Ringwraiths or Nazgûl

by Varda -(Valar)
Updated Nov. 17, 1999; June 26, 2000, June 24, 2003

Mankind > Ringwraiths > Ringwraiths or Nazgûl 

    The ringwraiths were also known as Nazgûl (in the Black Speech), Úlairi, the Black Riders, Fell Riders, and the Nine Riders.  In the Lord of the Rings books, they were usually referred to as ringwraiths before they attained fell beasts, and as Nazgûl afterwards.
    They were the nine mortal men of the poem of the rings, doomed to die or at least become wraiths as they fell under the power of the rings from Sauron.  They were all swallowed by their own greed for the greater power promised them by Sauron if they wore the rings. They did have the power they desired, for a while, but then their mortal forms faded until they became ghostlike creatures called "wraiths".
    Among those that Sauron snared as Ringwraiths were three great lords of the Númenórean race, chosen for his hatred of those folk. (Sil, Akallabeth)
    The Nine depended on their steeds for sight, themselves using a form of scent, their sight being on the ghost's plane.  Thus they saw those influenced by the Valar, such as elves, as brilliantly white.  Special weapons having Valinorian influence also appeared as if lit.  The ringwraiths themselves appeared as deepest shadow with glowing eyes, to those who could see. In the mortal plane, only their clothing showed, so they wrapped completely in hooded robes to pass among men.
    Their horses were especially brave, of the breed from Rohan, to stand their terror. Also they underwent special training for the task.  These helped the Riders pass as human or at least human-form creatures.  The horses were lost at the Ford.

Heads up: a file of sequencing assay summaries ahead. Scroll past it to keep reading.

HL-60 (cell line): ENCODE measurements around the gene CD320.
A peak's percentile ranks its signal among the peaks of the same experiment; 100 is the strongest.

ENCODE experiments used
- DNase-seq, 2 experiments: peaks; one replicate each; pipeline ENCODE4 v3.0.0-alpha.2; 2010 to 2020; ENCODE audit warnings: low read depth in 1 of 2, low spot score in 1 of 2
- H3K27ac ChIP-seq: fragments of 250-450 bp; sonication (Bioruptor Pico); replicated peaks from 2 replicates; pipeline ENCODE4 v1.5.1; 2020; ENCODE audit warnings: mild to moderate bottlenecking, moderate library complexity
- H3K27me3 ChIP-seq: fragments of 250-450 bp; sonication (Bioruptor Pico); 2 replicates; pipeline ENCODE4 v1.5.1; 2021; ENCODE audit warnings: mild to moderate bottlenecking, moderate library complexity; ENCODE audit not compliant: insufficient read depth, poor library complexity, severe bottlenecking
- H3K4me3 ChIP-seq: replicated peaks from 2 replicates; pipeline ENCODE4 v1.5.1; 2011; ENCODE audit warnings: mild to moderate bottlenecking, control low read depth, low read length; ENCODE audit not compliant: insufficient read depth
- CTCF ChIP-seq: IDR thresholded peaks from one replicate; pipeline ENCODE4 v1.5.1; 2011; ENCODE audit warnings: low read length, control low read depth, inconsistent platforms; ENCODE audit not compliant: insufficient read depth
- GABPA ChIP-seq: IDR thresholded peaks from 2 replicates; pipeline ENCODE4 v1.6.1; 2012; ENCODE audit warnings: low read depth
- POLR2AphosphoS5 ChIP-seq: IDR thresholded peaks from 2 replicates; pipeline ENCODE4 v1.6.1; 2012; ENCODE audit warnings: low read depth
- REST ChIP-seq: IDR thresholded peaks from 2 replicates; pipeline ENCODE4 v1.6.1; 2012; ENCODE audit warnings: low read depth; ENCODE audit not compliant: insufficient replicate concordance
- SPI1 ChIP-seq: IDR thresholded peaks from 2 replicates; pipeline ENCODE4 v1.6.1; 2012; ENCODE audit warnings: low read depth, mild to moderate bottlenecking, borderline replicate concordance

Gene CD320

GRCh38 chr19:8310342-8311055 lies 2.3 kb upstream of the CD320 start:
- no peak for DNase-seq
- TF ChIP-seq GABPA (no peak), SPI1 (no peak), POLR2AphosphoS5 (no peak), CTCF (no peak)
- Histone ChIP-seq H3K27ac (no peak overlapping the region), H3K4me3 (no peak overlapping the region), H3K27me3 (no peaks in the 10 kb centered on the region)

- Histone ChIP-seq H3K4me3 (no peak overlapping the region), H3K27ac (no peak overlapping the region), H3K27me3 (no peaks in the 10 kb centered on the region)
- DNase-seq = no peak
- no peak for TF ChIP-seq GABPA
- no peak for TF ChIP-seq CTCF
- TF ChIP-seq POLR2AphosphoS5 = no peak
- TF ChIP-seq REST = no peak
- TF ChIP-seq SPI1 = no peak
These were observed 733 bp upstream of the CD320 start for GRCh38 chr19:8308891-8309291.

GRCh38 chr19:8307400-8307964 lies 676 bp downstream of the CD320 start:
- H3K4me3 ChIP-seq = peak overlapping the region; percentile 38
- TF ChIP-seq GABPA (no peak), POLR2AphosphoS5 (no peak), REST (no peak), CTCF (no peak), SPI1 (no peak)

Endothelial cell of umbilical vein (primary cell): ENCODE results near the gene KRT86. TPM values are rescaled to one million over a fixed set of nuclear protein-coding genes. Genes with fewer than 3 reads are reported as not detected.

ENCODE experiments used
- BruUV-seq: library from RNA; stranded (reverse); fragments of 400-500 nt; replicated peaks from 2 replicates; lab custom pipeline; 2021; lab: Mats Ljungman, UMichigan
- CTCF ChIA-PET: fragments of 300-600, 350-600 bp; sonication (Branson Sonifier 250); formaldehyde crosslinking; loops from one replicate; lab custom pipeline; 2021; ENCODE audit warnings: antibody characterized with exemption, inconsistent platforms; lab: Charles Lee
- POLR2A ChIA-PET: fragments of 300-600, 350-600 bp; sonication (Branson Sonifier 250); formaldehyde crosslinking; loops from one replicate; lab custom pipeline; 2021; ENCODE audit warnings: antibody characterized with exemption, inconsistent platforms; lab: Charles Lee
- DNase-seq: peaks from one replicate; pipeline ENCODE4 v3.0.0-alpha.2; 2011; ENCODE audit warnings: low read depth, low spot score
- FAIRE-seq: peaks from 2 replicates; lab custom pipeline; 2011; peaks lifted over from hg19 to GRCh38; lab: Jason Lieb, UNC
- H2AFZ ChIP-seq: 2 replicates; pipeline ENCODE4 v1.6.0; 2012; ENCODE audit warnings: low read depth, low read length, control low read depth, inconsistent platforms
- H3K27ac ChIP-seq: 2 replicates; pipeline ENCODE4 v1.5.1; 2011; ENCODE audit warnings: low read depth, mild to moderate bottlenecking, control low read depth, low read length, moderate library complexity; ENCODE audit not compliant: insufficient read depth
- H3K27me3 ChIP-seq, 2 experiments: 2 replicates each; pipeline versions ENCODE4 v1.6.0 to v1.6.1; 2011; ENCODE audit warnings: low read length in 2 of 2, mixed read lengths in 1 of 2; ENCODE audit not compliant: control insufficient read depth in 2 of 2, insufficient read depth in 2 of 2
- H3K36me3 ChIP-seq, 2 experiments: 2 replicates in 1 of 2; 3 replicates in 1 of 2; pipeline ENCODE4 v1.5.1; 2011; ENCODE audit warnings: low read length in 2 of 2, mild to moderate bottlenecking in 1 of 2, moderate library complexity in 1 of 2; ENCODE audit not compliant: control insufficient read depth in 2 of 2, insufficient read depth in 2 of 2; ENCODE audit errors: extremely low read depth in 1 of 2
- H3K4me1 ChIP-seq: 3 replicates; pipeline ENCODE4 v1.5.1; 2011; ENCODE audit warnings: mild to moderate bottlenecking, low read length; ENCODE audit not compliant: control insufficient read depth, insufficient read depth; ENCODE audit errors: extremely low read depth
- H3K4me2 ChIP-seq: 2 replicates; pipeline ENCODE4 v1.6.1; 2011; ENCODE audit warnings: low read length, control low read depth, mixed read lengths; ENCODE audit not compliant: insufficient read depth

Flying beasts, unnamed horrors from outside the earth, replaced the horses, necessary for the stepped up work and distance the Nine next had to travel.  No longer needing anonymity, the Nine used them for speed and terror, rarely needing to use their considerable physical prowess in physical battle.
    During the First Age, a Noldo prince (elven race) could defeat a Nazgûl and even fought Balrogs.  During the time of the Lord of the Rings, the elven race had declined and such dangers were rare for the Riders.
    The Witch-king headed the Ringwraiths until his death. Then his second, Khamûl took over until all the ringwraiths were destroyed in the wreck of Sauron.
    Khamûl is named in the books.
    Fuinor and Herumor are possibly two other ringwraiths named in the Silmarillion, "Of the Rings of Power and the Third Age".  They were "black Númenóreans", some of many who had been turned to Sauron while he sojourned among them after his "capture". These two, among others, escaped the sinking of  Númenor by sailing to Middle-earth, where they rose to become Lords of the Haradrim. It is never said that they became ringwraiths, but they fit the profile.
    Other names and origins for the Ringwraiths are given by Iron Crown Enterprises in their card game, as allowed by the Tolkien estate for game purposes, but not as canon. These names are included for role-playing and so that the reader of this encyclopedia will know the source of the name when he sees it. This list is ordered by rank: The Witch-king is called Murezor. Khamûl remains the same. Dwar from Waw. Indur from Kornande. Akhoril from Númenor. Hoarmurath from Dir. Adunaphel the Quiet from Númenor. Ren the Unclean from Eastern Endor. Uvathar the Horseman from Eastern Endor.

References:  Lord of the Rings, Silmarillion, Iron Crown Enterprises

LotR: Ringwraiths
Sil: Ring-wraiths, ringwraiths